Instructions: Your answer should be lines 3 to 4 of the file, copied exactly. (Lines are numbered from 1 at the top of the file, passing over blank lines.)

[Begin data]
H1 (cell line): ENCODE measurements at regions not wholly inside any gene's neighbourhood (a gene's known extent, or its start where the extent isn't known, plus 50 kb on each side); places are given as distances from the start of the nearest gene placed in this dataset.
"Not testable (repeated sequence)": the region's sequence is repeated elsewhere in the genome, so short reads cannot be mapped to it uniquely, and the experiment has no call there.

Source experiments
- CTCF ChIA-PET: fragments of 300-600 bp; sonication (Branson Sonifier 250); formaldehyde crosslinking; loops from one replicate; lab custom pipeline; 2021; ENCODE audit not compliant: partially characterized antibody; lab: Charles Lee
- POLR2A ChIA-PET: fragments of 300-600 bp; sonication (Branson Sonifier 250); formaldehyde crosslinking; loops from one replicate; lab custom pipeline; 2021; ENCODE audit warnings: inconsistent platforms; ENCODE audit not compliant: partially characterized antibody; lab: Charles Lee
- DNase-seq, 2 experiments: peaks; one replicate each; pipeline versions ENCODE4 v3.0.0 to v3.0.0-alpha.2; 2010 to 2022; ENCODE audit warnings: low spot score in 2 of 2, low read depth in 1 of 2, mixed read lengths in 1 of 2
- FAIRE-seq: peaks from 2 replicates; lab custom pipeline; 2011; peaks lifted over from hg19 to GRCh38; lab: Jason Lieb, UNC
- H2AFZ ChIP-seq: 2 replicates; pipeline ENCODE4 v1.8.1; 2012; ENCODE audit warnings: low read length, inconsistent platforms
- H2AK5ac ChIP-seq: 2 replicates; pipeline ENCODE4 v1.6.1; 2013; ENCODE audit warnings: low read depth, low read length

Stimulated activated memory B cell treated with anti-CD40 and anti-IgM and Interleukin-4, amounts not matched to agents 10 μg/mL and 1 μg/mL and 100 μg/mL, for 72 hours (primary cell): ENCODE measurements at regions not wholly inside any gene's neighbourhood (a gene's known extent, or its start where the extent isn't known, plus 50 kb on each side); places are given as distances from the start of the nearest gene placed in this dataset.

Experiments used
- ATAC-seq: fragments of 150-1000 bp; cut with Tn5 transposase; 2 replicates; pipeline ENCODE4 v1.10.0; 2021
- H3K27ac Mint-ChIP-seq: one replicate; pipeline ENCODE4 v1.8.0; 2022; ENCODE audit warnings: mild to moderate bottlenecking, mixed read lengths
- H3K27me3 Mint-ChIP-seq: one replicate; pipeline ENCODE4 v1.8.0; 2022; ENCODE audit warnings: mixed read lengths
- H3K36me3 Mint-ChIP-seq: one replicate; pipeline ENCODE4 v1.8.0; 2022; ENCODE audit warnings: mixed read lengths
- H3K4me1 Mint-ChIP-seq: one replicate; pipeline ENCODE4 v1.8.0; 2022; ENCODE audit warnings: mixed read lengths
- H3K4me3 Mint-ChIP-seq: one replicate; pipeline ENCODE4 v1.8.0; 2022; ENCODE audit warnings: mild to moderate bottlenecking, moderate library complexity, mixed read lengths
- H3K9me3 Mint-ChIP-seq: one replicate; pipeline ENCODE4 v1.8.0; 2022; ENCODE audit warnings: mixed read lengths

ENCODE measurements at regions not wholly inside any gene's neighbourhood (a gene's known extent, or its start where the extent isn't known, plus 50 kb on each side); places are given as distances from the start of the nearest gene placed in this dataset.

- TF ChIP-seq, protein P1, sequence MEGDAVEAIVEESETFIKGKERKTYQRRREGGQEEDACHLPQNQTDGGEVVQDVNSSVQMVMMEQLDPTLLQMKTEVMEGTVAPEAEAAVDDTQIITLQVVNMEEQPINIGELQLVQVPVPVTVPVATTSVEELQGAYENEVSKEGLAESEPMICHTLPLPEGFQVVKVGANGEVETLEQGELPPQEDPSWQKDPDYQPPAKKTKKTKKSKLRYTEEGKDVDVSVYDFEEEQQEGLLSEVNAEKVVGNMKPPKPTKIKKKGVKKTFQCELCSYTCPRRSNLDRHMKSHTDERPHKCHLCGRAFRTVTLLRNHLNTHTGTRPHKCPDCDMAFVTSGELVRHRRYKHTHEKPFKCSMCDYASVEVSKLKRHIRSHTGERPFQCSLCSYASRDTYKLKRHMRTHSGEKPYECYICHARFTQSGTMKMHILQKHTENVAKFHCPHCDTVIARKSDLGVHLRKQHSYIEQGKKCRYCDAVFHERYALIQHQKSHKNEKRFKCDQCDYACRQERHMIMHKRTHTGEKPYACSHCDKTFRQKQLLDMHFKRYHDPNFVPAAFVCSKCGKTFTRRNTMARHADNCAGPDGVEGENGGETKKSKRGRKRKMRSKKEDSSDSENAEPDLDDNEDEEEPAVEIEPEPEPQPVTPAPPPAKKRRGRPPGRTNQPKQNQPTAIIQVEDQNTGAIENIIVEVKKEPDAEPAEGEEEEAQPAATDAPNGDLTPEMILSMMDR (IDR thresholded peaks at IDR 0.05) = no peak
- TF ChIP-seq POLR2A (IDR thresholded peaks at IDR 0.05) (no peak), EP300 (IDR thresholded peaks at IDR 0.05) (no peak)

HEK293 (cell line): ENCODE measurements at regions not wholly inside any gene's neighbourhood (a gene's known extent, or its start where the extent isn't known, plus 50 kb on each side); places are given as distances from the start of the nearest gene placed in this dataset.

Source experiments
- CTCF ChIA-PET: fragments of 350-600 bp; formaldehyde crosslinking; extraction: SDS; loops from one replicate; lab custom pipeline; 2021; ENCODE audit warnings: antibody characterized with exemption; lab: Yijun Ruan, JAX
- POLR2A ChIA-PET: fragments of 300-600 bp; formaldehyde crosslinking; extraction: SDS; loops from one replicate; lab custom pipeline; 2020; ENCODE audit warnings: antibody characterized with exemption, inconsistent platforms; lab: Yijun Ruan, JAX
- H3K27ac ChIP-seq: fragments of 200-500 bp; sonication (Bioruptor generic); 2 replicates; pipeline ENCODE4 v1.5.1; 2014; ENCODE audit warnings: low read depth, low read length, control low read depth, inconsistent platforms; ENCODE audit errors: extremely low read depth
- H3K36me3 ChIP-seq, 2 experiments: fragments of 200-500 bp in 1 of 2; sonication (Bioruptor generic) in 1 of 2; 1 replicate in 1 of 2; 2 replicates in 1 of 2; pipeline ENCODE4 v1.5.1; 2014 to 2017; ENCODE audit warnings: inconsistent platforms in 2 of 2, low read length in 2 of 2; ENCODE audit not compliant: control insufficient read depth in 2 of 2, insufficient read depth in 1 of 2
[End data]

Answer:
Source experiments
- CTCF ChIA-PET: fragments of 300-600 bp; sonication (Branson Sonifier 250); formaldehyde crosslinking; loops from one replicate; lab custom pipeline; 2021; ENCODE audit not compliant: partially characterized antibody; lab: Charles Lee